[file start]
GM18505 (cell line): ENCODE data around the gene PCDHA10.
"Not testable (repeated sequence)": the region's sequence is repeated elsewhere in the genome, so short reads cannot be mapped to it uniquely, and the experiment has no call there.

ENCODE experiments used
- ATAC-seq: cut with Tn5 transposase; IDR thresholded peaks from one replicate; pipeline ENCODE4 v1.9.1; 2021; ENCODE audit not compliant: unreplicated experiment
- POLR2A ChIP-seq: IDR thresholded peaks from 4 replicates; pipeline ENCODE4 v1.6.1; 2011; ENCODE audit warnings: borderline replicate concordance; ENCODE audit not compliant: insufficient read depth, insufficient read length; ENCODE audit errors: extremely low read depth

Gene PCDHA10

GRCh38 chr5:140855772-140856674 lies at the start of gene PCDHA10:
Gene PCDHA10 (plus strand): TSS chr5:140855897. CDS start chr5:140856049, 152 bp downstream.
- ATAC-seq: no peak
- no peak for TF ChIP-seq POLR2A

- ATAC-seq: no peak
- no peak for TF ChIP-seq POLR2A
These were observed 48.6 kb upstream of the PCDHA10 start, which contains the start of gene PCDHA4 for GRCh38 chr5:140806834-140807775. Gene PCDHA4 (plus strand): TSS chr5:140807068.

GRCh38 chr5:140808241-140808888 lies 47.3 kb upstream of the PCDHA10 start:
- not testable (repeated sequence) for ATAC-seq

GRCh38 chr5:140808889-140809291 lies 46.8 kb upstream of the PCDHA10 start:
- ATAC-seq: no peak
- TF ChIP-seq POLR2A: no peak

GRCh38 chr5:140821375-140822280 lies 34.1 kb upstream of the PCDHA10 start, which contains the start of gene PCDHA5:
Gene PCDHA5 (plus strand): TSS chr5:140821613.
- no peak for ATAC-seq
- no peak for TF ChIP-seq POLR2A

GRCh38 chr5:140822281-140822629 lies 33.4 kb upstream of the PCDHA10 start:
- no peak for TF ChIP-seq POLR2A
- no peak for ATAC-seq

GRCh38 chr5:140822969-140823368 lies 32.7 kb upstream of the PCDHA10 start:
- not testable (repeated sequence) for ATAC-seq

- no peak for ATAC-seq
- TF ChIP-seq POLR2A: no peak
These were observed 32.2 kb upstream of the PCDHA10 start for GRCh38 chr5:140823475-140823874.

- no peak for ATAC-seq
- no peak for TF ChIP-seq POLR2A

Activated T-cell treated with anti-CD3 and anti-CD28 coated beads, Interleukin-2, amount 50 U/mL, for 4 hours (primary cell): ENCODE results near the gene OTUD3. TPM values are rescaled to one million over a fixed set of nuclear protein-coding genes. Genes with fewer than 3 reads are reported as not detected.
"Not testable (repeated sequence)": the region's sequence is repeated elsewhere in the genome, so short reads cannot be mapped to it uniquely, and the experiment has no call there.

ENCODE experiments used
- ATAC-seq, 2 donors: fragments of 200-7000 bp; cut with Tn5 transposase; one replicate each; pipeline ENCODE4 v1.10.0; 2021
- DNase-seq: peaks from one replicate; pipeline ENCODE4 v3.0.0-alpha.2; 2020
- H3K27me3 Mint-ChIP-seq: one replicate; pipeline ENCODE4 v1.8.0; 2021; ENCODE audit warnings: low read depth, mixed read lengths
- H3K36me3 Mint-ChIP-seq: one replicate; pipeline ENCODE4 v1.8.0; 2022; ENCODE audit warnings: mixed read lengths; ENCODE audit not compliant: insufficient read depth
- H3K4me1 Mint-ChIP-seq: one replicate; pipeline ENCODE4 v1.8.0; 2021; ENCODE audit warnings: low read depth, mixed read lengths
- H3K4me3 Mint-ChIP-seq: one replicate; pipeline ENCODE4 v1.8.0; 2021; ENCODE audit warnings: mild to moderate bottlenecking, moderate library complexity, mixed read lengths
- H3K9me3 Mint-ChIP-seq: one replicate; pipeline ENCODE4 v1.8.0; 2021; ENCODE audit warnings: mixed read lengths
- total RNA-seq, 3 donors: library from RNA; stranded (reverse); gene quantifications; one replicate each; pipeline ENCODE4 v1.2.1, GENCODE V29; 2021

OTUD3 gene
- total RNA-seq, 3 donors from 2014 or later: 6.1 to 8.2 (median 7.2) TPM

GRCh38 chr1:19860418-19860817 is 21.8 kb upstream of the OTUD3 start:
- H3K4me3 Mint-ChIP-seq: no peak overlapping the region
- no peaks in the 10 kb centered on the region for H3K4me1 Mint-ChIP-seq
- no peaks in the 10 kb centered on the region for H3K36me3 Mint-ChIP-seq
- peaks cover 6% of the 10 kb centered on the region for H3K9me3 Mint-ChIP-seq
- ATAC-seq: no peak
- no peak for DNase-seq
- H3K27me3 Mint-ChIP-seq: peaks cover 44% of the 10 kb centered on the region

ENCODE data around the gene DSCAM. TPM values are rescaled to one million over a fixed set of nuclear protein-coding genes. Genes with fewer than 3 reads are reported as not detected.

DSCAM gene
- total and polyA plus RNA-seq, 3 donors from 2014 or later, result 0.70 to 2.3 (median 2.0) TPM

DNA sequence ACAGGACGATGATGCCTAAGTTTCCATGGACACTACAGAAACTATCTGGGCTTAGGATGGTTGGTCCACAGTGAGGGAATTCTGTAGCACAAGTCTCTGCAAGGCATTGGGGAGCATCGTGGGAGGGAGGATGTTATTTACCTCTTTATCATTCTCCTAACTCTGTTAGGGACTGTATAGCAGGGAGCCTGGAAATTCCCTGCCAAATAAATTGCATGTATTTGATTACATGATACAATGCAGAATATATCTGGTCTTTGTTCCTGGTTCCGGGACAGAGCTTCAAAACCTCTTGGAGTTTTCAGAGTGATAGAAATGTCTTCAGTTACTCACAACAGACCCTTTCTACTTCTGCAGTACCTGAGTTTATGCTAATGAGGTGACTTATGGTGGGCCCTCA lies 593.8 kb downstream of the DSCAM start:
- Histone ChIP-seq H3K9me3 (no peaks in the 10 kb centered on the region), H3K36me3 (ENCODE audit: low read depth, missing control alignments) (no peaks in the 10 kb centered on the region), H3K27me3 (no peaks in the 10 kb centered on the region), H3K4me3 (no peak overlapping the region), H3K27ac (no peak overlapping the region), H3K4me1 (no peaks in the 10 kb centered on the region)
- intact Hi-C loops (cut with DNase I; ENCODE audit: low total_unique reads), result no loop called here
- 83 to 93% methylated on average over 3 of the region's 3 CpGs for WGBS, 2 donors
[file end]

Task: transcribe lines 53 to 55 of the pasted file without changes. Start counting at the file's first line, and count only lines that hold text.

- H3K27me3 Mint-ChIP-seq: peaks cover 44% of the 10 kb centered on the region

ENCODE data around the gene DSCAM. TPM values are rescaled to one million over a fixed set of nuclear protein-coding genes. Genes with fewer than 3 reads are reported as not detected.

DSCAM gene